Most people – including foreigners with a valid work permit – are entitled to 80 percent of their last salary for 18 months. Those receiving unemployment benefit are under certain obligations, including frequent meetings with the job centre and pressure to apply for jobs. But you might also be offered certain other benefits, such as language courses paid for by the job centre. 
If you’re self-employed, however, then you can’t claim anything.


Con: Poor parental leave
Women in Switzerland are entitled to a maximum of 14 weeks paid maternity leave at 80 percent of salary, up to 196 francs a day. That’s a poor showing when compared to the much more generous policies of many other European countries. 
And it's even worse for fathers, who are only allowed to take two weeks off.
However, even this is considered a step forward because before 2021, the country had no statutory paternity leave, with most new dads only able to take one 'family day' off when their child was born.
That's because Switzerland has a strong history of individual responsibility, which promoted the idea that the state (or employer) should not pay for people choosing to have children.

Therefore, the idea was that fathers who wanted to remain home with their newborns in the first days of life should use their vacation time to do so — as many did.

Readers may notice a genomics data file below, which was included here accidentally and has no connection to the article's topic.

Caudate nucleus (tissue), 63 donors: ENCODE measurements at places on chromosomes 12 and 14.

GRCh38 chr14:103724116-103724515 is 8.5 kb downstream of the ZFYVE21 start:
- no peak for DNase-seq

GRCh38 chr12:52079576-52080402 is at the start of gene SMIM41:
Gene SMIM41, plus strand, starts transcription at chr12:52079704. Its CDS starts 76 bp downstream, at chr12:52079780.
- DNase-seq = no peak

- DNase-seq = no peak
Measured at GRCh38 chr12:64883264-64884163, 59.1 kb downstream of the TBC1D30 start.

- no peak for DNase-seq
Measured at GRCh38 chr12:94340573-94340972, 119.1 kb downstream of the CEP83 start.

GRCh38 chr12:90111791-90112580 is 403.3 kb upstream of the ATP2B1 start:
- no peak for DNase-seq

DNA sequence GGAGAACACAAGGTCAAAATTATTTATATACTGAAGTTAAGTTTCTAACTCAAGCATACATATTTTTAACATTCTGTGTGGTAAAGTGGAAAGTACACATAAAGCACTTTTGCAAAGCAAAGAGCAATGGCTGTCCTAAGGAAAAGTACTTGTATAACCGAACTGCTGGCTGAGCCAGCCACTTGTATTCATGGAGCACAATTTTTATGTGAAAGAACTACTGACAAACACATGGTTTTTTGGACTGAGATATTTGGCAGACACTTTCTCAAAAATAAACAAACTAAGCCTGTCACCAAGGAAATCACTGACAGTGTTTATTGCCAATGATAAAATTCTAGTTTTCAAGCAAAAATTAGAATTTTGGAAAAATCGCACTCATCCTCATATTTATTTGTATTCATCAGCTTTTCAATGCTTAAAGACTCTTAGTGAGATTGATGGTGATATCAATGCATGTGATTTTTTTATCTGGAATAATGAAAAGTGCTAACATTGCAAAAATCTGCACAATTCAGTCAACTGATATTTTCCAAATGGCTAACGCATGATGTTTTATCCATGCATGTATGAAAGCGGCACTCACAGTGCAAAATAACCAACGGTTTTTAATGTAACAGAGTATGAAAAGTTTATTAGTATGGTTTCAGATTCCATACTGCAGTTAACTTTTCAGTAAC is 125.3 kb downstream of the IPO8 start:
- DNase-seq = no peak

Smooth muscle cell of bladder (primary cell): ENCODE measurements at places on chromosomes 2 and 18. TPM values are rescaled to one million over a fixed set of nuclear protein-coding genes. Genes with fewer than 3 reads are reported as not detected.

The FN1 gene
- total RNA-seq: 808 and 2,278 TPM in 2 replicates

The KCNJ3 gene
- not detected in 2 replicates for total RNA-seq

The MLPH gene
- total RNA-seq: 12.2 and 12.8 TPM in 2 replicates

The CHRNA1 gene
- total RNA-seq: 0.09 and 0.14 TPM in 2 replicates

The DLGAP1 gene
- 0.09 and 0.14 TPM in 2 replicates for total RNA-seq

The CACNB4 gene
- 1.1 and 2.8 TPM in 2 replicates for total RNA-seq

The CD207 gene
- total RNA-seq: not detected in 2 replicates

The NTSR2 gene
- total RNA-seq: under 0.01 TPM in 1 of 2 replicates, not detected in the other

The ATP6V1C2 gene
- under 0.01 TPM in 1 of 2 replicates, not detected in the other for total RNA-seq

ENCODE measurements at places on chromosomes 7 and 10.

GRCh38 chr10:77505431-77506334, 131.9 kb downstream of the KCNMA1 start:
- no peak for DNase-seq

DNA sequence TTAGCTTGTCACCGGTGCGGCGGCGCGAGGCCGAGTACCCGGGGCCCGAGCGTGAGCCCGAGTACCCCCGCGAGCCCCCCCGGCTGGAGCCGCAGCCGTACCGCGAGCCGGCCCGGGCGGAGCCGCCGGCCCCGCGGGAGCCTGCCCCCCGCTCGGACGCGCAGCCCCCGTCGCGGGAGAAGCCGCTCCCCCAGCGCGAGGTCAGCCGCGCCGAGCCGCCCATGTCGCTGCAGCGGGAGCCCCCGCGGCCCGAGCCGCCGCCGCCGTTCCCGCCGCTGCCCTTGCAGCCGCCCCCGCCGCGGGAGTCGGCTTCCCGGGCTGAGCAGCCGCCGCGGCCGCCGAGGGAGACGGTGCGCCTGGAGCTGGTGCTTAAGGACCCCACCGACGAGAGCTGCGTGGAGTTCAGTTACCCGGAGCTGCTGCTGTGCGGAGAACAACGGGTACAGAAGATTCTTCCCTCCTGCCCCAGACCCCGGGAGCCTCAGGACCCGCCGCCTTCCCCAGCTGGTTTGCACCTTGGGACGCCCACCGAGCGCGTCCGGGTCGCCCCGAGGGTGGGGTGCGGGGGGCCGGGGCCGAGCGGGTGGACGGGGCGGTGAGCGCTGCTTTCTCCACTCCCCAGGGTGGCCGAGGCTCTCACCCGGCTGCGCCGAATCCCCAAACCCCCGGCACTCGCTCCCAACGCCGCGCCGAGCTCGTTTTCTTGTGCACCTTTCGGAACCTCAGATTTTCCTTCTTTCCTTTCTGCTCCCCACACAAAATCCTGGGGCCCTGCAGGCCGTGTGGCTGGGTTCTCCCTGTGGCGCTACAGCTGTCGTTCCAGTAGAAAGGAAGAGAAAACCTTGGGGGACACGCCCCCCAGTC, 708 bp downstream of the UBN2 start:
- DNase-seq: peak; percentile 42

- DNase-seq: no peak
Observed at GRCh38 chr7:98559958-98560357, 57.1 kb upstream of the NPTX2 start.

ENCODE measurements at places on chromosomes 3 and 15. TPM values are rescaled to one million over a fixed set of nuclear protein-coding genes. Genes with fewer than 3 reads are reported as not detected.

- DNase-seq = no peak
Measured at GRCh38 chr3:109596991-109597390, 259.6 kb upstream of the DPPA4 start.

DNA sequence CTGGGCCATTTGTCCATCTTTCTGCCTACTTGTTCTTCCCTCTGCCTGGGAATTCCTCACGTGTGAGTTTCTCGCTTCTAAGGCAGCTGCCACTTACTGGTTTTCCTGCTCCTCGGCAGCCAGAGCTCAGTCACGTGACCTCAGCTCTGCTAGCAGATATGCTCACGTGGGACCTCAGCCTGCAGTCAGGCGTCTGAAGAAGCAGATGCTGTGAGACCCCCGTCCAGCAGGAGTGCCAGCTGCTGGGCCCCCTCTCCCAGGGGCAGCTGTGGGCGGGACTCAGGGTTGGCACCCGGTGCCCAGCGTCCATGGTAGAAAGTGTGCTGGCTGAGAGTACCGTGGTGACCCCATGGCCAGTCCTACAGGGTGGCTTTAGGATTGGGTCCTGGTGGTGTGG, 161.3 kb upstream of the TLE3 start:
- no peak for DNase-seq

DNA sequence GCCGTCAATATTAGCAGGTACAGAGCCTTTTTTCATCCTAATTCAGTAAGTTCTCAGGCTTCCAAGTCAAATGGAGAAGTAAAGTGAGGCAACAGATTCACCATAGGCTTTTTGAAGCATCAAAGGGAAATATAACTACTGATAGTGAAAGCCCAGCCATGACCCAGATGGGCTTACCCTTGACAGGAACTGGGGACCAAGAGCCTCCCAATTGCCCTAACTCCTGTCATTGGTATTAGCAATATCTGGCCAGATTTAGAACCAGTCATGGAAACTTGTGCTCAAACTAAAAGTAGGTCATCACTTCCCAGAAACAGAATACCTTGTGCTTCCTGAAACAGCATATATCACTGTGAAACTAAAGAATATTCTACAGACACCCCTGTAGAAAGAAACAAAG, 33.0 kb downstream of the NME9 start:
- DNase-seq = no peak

Pro: Good employee benefits
If you have a contract with a Switzerland-based company for more than eight hours a week then they must pay your accident insurance. This means that if you have an accident – whether at work, on the ski slopes or elsewhere out and about – the medical costs will be covered if you declare it to your employer and fill in the right forms. 
If your accident means you’re off work for a spell, your employer must also pay you 80 percent of your wages during your sick leave. The length of time that lasts is unspecified by the law but is likely to be a minimum of three weeks. 


Con: Expensive childcare
If you’ve got children, working in Switzerland comes with a hefty financial burden given the cost of childcare — the average Swiss family spends a massive 41 percent of their net income on childcare, three times the OECD average of 13 percent.
A full-time nursery place in Geneva and Zurich costs between 13 to 20 percent of a family's income, compared with just 4-6 percent in neighbouring countries. 
However, due to tax breaks and cantonal subsidies, many parents will pay between 30 and 80 percent of this cost, depending on their income.